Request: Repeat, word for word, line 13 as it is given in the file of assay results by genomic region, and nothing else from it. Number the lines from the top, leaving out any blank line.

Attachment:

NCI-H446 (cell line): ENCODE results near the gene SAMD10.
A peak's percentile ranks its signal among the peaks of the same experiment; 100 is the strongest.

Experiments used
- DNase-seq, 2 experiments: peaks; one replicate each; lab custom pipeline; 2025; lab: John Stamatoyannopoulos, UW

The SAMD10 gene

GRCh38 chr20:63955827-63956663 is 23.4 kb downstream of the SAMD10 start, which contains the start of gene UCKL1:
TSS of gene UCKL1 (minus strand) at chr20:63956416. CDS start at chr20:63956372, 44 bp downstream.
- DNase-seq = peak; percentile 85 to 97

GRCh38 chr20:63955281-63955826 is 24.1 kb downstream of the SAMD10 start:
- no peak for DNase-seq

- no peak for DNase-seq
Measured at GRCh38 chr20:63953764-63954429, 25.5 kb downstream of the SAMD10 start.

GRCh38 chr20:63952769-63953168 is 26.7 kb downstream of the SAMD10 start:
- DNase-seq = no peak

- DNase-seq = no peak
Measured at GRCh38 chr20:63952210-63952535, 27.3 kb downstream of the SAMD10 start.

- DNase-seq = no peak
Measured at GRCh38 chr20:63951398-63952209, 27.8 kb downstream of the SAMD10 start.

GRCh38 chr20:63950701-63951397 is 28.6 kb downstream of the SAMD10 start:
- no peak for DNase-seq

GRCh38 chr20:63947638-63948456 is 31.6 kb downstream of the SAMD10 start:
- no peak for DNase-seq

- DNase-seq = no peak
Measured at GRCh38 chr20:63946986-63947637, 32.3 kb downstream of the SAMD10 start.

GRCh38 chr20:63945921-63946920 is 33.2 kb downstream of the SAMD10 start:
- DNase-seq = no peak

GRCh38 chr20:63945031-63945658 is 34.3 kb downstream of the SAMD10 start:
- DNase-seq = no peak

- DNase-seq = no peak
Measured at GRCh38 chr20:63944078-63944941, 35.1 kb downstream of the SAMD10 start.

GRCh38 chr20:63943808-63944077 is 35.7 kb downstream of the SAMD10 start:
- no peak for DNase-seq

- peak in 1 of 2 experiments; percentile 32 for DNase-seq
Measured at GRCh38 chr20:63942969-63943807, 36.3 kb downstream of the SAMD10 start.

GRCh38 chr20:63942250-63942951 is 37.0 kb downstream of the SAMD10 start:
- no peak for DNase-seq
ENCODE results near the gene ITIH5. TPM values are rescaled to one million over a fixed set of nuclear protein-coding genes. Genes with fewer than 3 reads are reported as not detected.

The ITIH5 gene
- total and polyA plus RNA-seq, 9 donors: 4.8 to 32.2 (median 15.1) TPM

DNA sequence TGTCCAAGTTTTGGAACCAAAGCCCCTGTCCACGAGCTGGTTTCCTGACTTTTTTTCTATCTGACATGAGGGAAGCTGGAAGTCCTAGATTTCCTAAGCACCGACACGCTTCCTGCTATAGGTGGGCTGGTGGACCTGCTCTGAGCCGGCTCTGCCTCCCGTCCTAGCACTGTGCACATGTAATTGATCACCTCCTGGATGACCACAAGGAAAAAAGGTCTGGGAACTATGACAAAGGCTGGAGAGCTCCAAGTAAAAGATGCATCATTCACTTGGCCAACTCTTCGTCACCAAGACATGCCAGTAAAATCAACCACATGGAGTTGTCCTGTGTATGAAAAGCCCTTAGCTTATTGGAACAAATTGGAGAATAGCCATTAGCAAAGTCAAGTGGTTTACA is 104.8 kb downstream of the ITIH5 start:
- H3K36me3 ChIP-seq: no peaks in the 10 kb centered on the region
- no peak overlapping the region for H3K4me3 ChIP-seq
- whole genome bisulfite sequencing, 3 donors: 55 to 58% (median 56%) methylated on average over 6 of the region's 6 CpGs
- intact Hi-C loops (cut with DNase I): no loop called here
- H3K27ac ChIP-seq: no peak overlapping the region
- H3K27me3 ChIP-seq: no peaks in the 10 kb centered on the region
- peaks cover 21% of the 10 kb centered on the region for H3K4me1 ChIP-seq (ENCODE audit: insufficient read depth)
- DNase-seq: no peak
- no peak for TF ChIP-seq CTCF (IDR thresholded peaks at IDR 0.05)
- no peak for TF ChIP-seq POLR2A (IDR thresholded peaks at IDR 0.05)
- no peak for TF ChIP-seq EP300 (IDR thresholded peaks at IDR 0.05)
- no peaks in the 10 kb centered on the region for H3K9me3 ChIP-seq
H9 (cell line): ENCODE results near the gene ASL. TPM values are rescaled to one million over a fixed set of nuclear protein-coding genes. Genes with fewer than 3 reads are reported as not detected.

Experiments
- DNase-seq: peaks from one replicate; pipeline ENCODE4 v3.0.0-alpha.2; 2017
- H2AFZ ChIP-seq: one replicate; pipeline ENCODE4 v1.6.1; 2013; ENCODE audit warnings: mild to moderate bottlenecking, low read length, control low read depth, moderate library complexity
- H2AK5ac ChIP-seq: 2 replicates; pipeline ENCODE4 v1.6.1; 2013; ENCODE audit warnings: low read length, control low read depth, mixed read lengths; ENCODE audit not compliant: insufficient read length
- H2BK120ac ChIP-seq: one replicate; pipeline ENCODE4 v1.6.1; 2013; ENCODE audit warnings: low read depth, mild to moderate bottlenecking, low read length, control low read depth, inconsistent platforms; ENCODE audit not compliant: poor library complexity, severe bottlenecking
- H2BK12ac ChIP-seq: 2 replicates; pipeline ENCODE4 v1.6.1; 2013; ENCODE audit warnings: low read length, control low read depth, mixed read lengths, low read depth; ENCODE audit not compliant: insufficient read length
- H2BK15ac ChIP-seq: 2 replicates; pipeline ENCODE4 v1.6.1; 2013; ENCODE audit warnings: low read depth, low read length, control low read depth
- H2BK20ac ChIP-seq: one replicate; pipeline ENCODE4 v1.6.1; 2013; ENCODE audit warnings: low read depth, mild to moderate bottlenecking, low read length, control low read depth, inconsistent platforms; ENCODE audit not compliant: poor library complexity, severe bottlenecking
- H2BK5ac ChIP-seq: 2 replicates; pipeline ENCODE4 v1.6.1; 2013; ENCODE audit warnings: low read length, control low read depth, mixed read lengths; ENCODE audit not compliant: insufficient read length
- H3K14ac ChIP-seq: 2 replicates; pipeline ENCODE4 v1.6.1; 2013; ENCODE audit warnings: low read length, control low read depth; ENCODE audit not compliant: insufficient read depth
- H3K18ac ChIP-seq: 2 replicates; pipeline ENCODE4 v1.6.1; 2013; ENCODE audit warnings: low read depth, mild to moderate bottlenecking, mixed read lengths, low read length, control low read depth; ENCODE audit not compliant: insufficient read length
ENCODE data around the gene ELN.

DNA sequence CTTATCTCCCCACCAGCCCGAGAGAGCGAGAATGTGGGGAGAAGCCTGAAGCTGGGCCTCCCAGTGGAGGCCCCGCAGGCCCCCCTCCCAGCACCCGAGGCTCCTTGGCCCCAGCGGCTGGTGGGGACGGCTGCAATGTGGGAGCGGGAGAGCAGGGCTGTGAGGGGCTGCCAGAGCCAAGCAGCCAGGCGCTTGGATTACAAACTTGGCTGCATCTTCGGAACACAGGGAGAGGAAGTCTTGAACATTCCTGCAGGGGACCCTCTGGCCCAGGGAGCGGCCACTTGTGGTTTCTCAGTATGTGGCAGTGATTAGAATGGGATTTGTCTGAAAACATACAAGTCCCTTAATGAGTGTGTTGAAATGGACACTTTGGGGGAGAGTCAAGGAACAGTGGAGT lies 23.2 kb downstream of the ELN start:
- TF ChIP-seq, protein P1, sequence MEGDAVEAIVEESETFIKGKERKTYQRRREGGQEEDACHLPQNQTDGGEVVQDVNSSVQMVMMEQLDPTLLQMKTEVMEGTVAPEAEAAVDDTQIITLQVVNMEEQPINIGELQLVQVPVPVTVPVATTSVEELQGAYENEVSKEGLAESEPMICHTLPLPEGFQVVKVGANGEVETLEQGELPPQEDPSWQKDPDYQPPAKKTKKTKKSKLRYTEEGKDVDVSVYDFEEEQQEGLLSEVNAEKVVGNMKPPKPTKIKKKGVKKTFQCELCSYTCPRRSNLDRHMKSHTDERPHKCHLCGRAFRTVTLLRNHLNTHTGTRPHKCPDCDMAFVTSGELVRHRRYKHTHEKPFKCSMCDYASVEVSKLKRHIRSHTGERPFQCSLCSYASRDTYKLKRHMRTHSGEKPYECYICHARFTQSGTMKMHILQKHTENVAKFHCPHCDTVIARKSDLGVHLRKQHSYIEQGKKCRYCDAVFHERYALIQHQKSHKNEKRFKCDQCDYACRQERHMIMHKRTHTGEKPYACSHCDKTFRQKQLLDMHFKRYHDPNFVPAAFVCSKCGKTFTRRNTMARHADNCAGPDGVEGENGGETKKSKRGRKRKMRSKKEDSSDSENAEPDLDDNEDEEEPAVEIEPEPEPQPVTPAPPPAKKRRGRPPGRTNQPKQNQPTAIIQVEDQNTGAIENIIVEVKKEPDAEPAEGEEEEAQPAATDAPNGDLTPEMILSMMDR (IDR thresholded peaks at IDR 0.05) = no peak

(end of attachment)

GRCh38 chr20:63952769-63953168 is 26.7 kb downstream of the SAMD10 start: